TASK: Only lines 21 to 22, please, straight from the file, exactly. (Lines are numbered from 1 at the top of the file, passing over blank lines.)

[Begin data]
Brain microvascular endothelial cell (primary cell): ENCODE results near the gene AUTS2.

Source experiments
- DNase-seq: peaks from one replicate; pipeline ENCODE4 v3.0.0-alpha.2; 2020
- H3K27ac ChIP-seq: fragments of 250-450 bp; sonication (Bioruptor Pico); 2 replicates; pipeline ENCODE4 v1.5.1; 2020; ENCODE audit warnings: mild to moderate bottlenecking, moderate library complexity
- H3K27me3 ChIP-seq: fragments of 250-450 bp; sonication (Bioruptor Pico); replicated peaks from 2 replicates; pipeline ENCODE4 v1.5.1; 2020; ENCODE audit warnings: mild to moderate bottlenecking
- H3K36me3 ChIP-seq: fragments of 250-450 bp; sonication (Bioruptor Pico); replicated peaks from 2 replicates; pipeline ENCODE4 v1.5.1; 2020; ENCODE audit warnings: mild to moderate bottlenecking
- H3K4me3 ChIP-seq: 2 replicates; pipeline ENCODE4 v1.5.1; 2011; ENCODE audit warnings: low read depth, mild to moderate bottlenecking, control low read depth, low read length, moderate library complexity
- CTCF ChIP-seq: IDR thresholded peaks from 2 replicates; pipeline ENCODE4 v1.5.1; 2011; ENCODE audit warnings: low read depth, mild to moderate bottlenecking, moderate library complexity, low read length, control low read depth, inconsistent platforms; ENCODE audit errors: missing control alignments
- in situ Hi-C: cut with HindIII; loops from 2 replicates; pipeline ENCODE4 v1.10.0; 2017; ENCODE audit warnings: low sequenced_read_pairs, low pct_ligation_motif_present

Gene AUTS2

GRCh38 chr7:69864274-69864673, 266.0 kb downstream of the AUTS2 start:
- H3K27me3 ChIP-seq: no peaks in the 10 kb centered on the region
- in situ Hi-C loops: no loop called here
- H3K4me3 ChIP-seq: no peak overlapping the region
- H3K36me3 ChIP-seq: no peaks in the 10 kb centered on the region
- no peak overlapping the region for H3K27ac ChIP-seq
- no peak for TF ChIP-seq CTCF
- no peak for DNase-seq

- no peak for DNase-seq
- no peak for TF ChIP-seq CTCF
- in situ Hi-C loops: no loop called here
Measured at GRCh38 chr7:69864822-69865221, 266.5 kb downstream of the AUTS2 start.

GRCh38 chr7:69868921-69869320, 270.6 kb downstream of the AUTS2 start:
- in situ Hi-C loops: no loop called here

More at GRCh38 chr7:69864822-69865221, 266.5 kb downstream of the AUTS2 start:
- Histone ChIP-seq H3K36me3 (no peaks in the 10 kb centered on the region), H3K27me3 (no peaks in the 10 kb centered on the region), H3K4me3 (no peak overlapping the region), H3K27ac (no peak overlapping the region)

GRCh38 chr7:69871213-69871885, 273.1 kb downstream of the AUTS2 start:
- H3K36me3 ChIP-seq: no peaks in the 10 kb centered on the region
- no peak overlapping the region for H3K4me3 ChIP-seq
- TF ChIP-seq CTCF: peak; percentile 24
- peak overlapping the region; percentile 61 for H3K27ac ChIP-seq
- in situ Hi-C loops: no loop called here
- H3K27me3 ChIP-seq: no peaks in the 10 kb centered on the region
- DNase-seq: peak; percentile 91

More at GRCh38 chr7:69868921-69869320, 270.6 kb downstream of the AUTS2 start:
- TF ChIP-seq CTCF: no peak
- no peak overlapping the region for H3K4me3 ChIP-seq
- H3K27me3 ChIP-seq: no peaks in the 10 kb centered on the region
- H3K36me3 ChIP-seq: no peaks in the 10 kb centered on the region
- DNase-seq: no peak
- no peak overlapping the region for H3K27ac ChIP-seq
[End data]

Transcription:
- in situ Hi-C loops: no loop called here
Measured at GRCh38 chr7:69864822-69865221, 266.5 kb downstream of the AUTS2 start.